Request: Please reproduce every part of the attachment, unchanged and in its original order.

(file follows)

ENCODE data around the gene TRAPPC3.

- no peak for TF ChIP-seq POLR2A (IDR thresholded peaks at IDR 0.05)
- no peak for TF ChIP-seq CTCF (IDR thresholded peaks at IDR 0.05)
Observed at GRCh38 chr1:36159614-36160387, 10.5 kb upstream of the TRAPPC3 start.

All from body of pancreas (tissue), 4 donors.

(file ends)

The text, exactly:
ENCODE data around the gene TRAPPC3.

- no peak for TF ChIP-seq POLR2A (IDR thresholded peaks at IDR 0.05)
- no peak for TF ChIP-seq CTCF (IDR thresholded peaks at IDR 0.05)
Observed at GRCh38 chr1:36159614-36160387, 10.5 kb upstream of the TRAPPC3 start.

All from body of pancreas (tissue), 4 donors.